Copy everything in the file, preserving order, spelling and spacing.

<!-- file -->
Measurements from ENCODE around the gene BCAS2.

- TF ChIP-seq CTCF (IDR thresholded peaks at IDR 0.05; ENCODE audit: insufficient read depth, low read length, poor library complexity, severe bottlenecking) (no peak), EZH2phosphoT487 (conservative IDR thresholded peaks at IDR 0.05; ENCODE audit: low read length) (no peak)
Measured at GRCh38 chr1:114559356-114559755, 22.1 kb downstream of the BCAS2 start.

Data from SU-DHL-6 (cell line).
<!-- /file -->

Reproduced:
Measurements from ENCODE around the gene BCAS2.

- TF ChIP-seq CTCF (IDR thresholded peaks at IDR 0.05; ENCODE audit: insufficient read depth, low read length, poor library complexity, severe bottlenecking) (no peak), EZH2phosphoT487 (conservative IDR thresholded peaks at IDR 0.05; ENCODE audit: low read length) (no peak)
Measured at GRCh38 chr1:114559356-114559755, 22.1 kb downstream of the BCAS2 start.

Data from SU-DHL-6 (cell line).